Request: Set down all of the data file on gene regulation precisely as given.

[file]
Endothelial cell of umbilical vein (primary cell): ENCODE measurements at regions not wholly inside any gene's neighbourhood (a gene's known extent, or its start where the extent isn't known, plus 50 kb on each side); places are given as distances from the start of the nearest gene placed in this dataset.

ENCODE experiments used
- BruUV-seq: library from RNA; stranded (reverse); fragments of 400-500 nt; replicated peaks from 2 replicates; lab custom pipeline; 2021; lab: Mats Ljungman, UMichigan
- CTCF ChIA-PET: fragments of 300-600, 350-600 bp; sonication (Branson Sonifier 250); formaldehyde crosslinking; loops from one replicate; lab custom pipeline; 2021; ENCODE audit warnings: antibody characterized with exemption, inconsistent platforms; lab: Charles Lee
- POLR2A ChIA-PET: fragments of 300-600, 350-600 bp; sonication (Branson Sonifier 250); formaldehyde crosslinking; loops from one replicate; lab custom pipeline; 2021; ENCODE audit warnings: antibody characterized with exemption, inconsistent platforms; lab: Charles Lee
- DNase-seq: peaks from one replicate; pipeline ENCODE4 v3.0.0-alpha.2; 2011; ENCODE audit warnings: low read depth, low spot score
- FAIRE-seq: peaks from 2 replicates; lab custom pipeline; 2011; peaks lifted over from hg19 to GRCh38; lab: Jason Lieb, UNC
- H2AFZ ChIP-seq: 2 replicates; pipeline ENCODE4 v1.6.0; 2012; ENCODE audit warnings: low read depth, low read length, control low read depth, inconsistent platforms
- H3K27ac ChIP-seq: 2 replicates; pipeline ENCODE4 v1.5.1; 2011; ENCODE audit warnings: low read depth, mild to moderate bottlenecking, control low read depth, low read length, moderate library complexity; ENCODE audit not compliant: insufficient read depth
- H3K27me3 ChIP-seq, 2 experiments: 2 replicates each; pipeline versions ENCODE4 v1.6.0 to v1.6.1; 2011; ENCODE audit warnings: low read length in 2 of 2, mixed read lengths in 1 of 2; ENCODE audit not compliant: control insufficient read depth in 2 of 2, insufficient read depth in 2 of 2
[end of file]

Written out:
Endothelial cell of umbilical vein (primary cell): ENCODE measurements at regions not wholly inside any gene's neighbourhood (a gene's known extent, or its start where the extent isn't known, plus 50 kb on each side); places are given as distances from the start of the nearest gene placed in this dataset.

ENCODE experiments used
- BruUV-seq: library from RNA; stranded (reverse); fragments of 400-500 nt; replicated peaks from 2 replicates; lab custom pipeline; 2021; lab: Mats Ljungman, UMichigan
- CTCF ChIA-PET: fragments of 300-600, 350-600 bp; sonication (Branson Sonifier 250); formaldehyde crosslinking; loops from one replicate; lab custom pipeline; 2021; ENCODE audit warnings: antibody characterized with exemption, inconsistent platforms; lab: Charles Lee
- POLR2A ChIA-PET: fragments of 300-600, 350-600 bp; sonication (Branson Sonifier 250); formaldehyde crosslinking; loops from one replicate; lab custom pipeline; 2021; ENCODE audit warnings: antibody characterized with exemption, inconsistent platforms; lab: Charles Lee
- DNase-seq: peaks from one replicate; pipeline ENCODE4 v3.0.0-alpha.2; 2011; ENCODE audit warnings: low read depth, low spot score
- FAIRE-seq: peaks from 2 replicates; lab custom pipeline; 2011; peaks lifted over from hg19 to GRCh38; lab: Jason Lieb, UNC
- H2AFZ ChIP-seq: 2 replicates; pipeline ENCODE4 v1.6.0; 2012; ENCODE audit warnings: low read depth, low read length, control low read depth, inconsistent platforms
- H3K27ac ChIP-seq: 2 replicates; pipeline ENCODE4 v1.5.1; 2011; ENCODE audit warnings: low read depth, mild to moderate bottlenecking, control low read depth, low read length, moderate library complexity; ENCODE audit not compliant: insufficient read depth
- H3K27me3 ChIP-seq, 2 experiments: 2 replicates each; pipeline versions ENCODE4 v1.6.0 to v1.6.1; 2011; ENCODE audit warnings: low read length in 2 of 2, mixed read lengths in 1 of 2; ENCODE audit not compliant: control insufficient read depth in 2 of 2, insufficient read depth in 2 of 2